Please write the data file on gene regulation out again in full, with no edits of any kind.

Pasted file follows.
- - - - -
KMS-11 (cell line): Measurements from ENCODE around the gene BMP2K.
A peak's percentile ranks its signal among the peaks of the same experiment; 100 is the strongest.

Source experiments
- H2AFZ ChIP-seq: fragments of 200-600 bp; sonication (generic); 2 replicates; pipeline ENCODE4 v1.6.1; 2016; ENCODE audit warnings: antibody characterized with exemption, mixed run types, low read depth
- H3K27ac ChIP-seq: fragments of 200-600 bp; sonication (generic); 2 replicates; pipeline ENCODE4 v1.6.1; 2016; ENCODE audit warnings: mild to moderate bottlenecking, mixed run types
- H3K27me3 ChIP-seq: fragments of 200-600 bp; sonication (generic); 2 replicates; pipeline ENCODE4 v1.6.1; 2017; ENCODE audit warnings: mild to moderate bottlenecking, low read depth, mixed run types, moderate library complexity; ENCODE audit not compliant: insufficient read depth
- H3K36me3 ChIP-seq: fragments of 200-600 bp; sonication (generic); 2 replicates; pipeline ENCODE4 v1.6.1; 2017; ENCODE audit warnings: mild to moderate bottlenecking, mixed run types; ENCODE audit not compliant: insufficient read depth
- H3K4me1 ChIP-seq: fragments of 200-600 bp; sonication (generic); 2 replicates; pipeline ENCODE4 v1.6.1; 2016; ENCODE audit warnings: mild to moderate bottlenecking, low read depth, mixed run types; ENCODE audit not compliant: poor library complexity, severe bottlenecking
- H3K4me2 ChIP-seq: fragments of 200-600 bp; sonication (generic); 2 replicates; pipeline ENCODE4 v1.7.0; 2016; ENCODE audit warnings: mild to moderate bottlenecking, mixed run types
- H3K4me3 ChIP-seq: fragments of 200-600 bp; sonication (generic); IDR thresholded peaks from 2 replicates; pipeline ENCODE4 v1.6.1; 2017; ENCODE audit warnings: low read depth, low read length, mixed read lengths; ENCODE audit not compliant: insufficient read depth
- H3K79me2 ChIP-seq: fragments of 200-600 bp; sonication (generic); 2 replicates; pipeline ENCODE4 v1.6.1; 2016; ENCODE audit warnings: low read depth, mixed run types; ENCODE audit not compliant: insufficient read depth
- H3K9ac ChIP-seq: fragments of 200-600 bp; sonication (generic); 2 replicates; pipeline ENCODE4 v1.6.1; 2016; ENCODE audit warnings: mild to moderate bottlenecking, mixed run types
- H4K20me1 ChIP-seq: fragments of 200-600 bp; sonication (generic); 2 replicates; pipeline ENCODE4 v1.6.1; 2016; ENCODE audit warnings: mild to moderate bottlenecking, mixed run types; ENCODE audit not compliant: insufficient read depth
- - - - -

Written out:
KMS-11 (cell line): Measurements from ENCODE around the gene BMP2K.
A peak's percentile ranks its signal among the peaks of the same experiment; 100 is the strongest.

Source experiments
- H2AFZ ChIP-seq: fragments of 200-600 bp; sonication (generic); 2 replicates; pipeline ENCODE4 v1.6.1; 2016; ENCODE audit warnings: antibody characterized with exemption, mixed run types, low read depth
- H3K27ac ChIP-seq: fragments of 200-600 bp; sonication (generic); 2 replicates; pipeline ENCODE4 v1.6.1; 2016; ENCODE audit warnings: mild to moderate bottlenecking, mixed run types
- H3K27me3 ChIP-seq: fragments of 200-600 bp; sonication (generic); 2 replicates; pipeline ENCODE4 v1.6.1; 2017; ENCODE audit warnings: mild to moderate bottlenecking, low read depth, mixed run types, moderate library complexity; ENCODE audit not compliant: insufficient read depth
- H3K36me3 ChIP-seq: fragments of 200-600 bp; sonication (generic); 2 replicates; pipeline ENCODE4 v1.6.1; 2017; ENCODE audit warnings: mild to moderate bottlenecking, mixed run types; ENCODE audit not compliant: insufficient read depth
- H3K4me1 ChIP-seq: fragments of 200-600 bp; sonication (generic); 2 replicates; pipeline ENCODE4 v1.6.1; 2016; ENCODE audit warnings: mild to moderate bottlenecking, low read depth, mixed run types; ENCODE audit not compliant: poor library complexity, severe bottlenecking
- H3K4me2 ChIP-seq: fragments of 200-600 bp; sonication (generic); 2 replicates; pipeline ENCODE4 v1.7.0; 2016; ENCODE audit warnings: mild to moderate bottlenecking, mixed run types
- H3K4me3 ChIP-seq: fragments of 200-600 bp; sonication (generic); IDR thresholded peaks from 2 replicates; pipeline ENCODE4 v1.6.1; 2017; ENCODE audit warnings: low read depth, low read length, mixed read lengths; ENCODE audit not compliant: insufficient read depth
- H3K79me2 ChIP-seq: fragments of 200-600 bp; sonication (generic); 2 replicates; pipeline ENCODE4 v1.6.1; 2016; ENCODE audit warnings: low read depth, mixed run types; ENCODE audit not compliant: insufficient read depth
- H3K9ac ChIP-seq: fragments of 200-600 bp; sonication (generic); 2 replicates; pipeline ENCODE4 v1.6.1; 2016; ENCODE audit warnings: mild to moderate bottlenecking, mixed run types
- H4K20me1 ChIP-seq: fragments of 200-600 bp; sonication (generic); 2 replicates; pipeline ENCODE4 v1.6.1; 2016; ENCODE audit warnings: mild to moderate bottlenecking, mixed run types; ENCODE audit not compliant: insufficient read depth